Published on February 19, 2014
Marty W. Deane – Instructor SOCL 100 - 503 W 6:00-8:50
What Is Sociology? .The systematic study of human society and social behavior • Systematic Scientific discipline that focuses attention on patterns of behavior • Human society Group behavior is primary focus; how groups influence individuals and vice versa • At the “heart of sociology” The sociological perspective which offers a unique view of society
During class, carefully observe the interaction and behavior of the instructor and the other students. What patterns do you see in who speaks? What about how people use space? What categories of people are taking the class in the first place… Think: race, social class, and gender, age.
•What was the reason for such a massacre? (how could society have contributed?) •When did it become a societal issue versus a personal issue? (Sociological V. Psychological) •What was the response to the shootings? •Could Columbine/Va Tech/etc. have had an effect?
To Understand Sociology: TWO things you must develop: Sociological Perspective Sociological Imagination
Keep in mind, that the perspective you take influences what you see One perspective emphasizes certain aspects of an event Another perspective accepts different aspects of the same event Same event – seen in different ways.
What do you see?
WHAT DO YOU SEE HERE?
Can you see both parallel and the slope?
Benefits of the Sociological Perspective 1. Helps us assess the truth of common sense 2. Helps us assess both opportunities and constraints in our lives 3. Empowers us to be active participants in our society 4. Helps us live in a diverse world
Importance of Global Perspective (as a sociological perspective ) Where we live makes a great difference in shaping our lives Societies throughout the world are increasingly interconnected through technology and economics Many problems that we faced in the United States are more serious elsewhere Thinking globally is a good way to learn more about ourselves
The Sociological Perspective: Peter Berger (1963) Seeing the general in the particular Sociologists identify general social patterns in the behavior of particular individuals Individuals are unique but, society’s social forces shape us into “kinds” of people (e.g. Women, Catholics, Hispanics) Seeing the strange in the familiar Giving up the idea that human behavior is simply a matter of what individuals decide to do (e.g. who is more likely to divorce?) Understanding that society shapes our lives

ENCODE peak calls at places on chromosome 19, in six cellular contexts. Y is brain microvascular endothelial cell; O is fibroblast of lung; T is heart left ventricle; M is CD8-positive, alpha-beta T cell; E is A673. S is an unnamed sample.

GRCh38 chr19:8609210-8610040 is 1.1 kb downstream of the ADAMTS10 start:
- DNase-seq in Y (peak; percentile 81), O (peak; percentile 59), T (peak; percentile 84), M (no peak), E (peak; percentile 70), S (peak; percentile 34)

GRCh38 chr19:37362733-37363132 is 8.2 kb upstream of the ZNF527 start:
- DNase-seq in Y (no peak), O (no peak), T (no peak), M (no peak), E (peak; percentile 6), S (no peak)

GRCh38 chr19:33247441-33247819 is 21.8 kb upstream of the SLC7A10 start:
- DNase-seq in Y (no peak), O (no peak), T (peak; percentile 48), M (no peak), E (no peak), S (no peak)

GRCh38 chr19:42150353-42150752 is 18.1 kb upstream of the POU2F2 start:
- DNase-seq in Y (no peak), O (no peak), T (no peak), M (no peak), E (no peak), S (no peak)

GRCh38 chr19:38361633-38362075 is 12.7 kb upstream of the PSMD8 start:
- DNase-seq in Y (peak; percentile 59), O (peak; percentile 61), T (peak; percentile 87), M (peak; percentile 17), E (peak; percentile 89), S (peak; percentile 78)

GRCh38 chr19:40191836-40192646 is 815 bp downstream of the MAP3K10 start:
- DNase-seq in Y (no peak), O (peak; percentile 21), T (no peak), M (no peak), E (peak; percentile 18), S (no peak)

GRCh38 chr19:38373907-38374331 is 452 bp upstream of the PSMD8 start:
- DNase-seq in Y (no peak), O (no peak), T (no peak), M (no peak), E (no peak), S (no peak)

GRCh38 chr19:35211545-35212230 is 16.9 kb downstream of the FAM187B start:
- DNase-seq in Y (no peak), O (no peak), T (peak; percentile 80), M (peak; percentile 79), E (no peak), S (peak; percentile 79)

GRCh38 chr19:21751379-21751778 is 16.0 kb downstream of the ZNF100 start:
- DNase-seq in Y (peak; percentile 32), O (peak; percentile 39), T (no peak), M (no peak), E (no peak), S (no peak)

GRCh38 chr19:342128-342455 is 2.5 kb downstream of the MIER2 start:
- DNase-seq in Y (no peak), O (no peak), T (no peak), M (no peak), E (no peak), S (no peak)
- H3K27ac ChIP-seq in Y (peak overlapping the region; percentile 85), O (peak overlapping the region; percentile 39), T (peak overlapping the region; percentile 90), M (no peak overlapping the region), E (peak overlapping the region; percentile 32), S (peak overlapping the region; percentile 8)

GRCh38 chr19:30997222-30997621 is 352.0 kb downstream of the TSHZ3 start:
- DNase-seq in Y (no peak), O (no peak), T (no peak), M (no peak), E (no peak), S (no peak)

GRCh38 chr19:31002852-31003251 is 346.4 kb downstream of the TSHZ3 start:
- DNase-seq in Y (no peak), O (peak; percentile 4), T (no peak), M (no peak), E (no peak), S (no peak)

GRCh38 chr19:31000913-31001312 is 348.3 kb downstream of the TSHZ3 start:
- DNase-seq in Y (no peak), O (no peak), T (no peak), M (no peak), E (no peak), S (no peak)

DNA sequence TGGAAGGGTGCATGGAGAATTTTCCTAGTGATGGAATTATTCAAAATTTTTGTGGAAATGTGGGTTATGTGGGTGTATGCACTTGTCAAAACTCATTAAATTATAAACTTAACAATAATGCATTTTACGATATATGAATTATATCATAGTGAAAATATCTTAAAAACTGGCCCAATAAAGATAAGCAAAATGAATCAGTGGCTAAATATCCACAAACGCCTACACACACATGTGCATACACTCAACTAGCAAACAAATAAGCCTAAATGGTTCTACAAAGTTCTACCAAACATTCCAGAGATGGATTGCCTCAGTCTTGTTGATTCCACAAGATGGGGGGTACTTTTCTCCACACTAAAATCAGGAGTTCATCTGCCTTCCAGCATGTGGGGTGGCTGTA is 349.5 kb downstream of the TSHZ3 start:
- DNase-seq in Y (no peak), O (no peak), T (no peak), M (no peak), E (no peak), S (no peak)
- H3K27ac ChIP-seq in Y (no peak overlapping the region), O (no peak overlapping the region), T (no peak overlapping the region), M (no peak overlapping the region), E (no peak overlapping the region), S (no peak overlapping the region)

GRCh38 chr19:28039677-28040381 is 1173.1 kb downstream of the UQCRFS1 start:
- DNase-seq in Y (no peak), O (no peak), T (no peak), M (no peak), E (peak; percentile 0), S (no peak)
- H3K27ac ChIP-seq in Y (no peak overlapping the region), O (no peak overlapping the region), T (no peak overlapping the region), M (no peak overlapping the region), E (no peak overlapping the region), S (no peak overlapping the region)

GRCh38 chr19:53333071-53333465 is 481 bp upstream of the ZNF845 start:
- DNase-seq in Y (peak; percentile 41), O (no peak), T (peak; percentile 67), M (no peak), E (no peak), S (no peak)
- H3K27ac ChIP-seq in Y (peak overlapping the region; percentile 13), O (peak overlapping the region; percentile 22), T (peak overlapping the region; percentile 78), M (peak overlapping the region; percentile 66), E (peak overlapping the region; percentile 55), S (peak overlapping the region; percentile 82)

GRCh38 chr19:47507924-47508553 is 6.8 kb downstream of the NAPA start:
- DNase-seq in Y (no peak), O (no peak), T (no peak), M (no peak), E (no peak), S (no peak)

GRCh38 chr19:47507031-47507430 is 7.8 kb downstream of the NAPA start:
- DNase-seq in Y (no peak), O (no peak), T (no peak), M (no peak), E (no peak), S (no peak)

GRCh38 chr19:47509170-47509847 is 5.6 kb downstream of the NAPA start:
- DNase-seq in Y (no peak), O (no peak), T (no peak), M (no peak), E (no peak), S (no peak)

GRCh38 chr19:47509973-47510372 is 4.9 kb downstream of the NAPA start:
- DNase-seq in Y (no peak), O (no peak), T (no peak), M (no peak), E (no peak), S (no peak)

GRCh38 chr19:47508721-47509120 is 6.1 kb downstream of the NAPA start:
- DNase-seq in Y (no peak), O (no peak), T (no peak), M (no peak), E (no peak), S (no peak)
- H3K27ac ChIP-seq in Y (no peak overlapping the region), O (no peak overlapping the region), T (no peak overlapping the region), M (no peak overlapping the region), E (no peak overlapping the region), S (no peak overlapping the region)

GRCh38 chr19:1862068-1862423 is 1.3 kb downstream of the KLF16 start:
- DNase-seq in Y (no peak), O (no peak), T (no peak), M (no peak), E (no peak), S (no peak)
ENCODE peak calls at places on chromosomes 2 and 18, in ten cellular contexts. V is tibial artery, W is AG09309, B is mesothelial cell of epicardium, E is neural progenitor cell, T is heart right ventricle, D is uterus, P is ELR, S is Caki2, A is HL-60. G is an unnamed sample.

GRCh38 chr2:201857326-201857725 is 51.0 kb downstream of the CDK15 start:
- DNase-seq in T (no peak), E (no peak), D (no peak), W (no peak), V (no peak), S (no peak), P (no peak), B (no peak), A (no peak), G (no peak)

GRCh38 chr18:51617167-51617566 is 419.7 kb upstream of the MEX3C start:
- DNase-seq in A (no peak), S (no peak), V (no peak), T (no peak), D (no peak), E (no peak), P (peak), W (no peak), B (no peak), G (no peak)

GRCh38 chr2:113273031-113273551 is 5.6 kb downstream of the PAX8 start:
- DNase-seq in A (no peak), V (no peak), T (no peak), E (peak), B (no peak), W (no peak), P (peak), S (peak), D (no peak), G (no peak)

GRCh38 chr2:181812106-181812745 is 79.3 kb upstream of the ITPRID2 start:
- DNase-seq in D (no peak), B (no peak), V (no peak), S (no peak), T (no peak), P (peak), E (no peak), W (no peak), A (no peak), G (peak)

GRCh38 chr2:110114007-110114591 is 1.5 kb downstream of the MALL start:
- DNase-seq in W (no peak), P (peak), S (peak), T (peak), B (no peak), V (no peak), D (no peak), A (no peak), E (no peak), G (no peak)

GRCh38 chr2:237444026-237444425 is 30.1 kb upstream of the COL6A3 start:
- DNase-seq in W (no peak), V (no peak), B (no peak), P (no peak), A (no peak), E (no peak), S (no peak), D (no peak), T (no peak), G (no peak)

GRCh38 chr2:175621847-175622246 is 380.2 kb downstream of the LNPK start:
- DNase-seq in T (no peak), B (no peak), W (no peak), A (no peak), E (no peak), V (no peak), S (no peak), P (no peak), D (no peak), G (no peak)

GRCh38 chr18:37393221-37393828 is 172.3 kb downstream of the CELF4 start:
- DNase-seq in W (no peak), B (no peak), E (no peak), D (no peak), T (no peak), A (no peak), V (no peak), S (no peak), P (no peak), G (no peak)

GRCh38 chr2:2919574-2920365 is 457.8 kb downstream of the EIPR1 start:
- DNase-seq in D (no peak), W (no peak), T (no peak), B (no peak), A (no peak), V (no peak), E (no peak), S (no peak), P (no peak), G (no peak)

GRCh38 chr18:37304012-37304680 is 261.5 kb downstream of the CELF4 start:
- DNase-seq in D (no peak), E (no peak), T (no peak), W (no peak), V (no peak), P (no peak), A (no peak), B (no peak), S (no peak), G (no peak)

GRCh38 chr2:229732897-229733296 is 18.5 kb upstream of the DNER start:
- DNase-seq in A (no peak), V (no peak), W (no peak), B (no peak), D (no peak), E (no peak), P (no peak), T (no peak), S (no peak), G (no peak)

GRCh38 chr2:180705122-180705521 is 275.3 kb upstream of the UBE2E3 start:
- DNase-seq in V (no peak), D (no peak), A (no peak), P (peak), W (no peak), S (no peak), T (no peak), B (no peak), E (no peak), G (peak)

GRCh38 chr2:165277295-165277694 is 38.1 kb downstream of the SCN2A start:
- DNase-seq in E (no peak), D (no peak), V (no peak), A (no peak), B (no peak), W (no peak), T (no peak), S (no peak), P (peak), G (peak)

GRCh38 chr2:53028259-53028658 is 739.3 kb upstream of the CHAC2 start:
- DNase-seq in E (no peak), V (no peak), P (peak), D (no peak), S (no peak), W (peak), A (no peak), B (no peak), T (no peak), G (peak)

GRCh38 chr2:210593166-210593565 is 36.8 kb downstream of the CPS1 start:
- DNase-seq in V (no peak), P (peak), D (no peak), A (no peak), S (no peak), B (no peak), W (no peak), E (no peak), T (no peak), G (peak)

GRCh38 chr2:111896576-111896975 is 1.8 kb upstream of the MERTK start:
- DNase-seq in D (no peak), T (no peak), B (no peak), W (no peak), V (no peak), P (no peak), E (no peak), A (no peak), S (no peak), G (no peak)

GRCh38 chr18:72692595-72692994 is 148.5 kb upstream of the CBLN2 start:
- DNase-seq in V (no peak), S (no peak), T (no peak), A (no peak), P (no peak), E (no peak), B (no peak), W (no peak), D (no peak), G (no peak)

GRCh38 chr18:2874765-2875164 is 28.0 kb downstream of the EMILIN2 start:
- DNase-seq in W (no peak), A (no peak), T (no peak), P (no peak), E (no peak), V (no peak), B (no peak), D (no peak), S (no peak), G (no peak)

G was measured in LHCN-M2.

Sociological Perspective People are influenced by their society An individual’s identity is socially bestowed (who we are – and how people treat us are usually consequences of our social location in society) Our personalities are shaped by the way we are accepted, rejected, and defined by other people. (e.g. are we worthy – depends on the values of the groups in which we are
•Perspective: What the “Blurred Lines” being described in the song? This was a #1 Song…. Controversial? Why? •Sociology is about Asking the right questions •Seeing a different perspective – what if we flip the script?
Applying the Sociological Perspective Periods of crisis or social change prompt people to think sociologically: (e.g. Great Depression: Something is wrong with me, I can’t find a job! (personal) Thinking sociologically : The economy has collapsed there are few jobs to be found – t isn’t just me I
Sociological Imagination • C. Wright Mills 1959
Age 28 - 1944
Mills traveled via motorcycle back and forth to Columbia University
C. Wright Mills’ Sociological Imagination The power of the sociological perspective lies not just in changing individual lives but in transforming society Society, (not personal failings) is a root cause of social problems The sociological imagination transforms personal problems into public issues
Mills: Sociological Imagination ….enables us to grasp the connection between history and biography Turns personal problems into public issues The Society in which we grow up, and our particular location in that society, lie at the center of what we do and what we think. To understand others issues – think of the social forces that are affecting their lives.